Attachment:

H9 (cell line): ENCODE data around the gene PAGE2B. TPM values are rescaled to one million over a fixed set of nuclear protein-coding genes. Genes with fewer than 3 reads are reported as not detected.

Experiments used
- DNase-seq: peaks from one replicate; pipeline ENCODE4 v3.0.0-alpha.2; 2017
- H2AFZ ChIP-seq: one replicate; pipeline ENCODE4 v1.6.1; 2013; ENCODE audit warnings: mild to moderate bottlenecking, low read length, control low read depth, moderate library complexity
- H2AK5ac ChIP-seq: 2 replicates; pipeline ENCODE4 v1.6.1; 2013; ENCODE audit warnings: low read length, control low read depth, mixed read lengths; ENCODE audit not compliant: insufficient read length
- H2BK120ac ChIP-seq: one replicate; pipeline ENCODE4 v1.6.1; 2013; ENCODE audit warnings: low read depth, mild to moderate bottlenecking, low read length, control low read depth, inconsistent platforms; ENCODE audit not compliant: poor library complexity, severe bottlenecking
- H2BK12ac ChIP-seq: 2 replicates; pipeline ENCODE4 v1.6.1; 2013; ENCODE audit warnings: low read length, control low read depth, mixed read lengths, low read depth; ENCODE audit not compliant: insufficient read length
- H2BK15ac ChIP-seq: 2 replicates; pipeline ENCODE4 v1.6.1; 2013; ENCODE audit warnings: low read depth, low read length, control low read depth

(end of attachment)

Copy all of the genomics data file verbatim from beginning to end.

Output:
H9 (cell line): ENCODE data around the gene PAGE2B. TPM values are rescaled to one million over a fixed set of nuclear protein-coding genes. Genes with fewer than 3 reads are reported as not detected.

Experiments used
- DNase-seq: peaks from one replicate; pipeline ENCODE4 v3.0.0-alpha.2; 2017
- H2AFZ ChIP-seq: one replicate; pipeline ENCODE4 v1.6.1; 2013; ENCODE audit warnings: mild to moderate bottlenecking, low read length, control low read depth, moderate library complexity
- H2AK5ac ChIP-seq: 2 replicates; pipeline ENCODE4 v1.6.1; 2013; ENCODE audit warnings: low read length, control low read depth, mixed read lengths; ENCODE audit not compliant: insufficient read length
- H2BK120ac ChIP-seq: one replicate; pipeline ENCODE4 v1.6.1; 2013; ENCODE audit warnings: low read depth, mild to moderate bottlenecking, low read length, control low read depth, inconsistent platforms; ENCODE audit not compliant: poor library complexity, severe bottlenecking
- H2BK12ac ChIP-seq: 2 replicates; pipeline ENCODE4 v1.6.1; 2013; ENCODE audit warnings: low read length, control low read depth, mixed read lengths, low read depth; ENCODE audit not compliant: insufficient read length
- H2BK15ac ChIP-seq: 2 replicates; pipeline ENCODE4 v1.6.1; 2013; ENCODE audit warnings: low read depth, low read length, control low read depth